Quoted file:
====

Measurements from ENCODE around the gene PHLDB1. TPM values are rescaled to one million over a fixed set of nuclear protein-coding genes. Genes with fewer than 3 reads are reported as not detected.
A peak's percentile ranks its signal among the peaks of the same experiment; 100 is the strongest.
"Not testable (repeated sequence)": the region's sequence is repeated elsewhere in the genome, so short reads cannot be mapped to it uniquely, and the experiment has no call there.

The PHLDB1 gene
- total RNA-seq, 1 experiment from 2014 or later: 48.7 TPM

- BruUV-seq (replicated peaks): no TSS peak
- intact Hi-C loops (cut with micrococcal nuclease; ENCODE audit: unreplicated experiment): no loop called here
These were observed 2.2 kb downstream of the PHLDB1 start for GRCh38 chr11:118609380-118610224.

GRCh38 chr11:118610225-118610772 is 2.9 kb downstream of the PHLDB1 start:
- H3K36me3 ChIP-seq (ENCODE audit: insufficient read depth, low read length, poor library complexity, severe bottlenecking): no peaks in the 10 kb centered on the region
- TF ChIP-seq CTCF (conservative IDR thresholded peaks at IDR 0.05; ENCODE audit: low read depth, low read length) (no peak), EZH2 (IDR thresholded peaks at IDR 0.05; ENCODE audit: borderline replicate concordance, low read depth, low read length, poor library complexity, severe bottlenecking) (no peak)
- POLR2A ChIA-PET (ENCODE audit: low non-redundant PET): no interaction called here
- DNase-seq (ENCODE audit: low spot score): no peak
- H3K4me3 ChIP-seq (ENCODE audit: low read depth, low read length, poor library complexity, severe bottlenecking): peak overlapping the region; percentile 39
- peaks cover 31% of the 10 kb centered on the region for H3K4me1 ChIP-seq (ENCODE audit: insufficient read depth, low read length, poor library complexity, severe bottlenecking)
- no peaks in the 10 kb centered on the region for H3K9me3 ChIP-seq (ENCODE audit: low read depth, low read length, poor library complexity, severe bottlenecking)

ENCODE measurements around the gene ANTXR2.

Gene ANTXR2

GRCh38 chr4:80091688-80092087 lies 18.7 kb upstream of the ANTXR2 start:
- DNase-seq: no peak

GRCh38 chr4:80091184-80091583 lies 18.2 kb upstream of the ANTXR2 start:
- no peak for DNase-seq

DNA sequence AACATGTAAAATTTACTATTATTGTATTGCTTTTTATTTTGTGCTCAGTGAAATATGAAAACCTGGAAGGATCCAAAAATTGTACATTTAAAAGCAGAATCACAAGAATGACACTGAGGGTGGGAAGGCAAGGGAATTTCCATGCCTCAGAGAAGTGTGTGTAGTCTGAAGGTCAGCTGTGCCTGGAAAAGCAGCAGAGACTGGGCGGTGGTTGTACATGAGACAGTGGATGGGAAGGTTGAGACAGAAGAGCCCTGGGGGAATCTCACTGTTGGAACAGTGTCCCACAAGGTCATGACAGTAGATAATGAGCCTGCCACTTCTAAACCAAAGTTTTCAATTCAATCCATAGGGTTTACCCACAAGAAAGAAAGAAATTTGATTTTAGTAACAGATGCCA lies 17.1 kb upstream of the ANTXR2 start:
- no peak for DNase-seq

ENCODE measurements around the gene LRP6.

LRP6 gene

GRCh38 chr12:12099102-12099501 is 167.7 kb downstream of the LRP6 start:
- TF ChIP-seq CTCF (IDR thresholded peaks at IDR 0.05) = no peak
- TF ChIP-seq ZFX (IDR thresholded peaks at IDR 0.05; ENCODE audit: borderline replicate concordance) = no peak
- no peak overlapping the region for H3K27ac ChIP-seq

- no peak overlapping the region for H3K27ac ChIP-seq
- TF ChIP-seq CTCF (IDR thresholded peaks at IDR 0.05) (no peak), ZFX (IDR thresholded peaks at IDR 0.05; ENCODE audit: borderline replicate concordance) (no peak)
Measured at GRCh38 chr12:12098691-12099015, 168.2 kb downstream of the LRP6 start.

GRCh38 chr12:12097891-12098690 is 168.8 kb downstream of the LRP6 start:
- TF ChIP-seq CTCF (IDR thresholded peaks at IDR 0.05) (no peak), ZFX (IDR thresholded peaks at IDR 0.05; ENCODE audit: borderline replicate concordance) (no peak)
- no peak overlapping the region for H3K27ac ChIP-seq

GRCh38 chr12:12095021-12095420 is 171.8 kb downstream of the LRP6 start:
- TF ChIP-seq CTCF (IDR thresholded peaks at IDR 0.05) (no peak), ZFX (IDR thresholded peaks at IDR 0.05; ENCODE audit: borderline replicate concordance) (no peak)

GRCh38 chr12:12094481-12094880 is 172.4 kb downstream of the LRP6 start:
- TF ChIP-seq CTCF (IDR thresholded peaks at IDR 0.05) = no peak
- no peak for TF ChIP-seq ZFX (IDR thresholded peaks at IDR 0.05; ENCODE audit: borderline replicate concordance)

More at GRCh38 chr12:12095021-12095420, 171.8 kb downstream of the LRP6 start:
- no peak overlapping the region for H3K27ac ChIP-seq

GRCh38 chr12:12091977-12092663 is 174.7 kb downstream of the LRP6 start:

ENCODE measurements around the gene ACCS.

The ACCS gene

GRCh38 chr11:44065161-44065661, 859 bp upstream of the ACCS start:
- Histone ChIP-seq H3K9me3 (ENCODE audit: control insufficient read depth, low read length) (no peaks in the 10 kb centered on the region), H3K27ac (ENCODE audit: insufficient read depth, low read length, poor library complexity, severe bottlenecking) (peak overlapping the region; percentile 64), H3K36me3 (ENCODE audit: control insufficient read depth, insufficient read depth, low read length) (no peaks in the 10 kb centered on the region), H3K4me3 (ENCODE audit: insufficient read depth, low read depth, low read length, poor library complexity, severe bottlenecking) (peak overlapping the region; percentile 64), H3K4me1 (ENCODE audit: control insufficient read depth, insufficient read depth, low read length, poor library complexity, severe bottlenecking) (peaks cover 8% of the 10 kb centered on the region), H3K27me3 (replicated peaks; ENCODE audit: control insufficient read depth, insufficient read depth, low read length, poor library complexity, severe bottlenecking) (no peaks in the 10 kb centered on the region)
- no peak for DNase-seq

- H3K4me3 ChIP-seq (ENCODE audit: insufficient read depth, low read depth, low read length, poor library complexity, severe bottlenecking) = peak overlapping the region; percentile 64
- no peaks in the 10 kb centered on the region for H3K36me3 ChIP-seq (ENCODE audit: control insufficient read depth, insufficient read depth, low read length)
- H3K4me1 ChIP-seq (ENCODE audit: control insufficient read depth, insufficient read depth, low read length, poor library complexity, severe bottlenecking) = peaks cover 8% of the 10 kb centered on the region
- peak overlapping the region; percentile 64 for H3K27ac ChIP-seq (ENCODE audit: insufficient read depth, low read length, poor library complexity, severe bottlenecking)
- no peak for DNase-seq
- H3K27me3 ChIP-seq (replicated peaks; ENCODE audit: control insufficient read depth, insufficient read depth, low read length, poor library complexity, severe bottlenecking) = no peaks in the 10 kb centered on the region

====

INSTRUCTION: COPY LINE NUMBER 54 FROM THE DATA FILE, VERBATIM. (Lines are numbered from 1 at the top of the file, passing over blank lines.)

- no peak for DNase-seq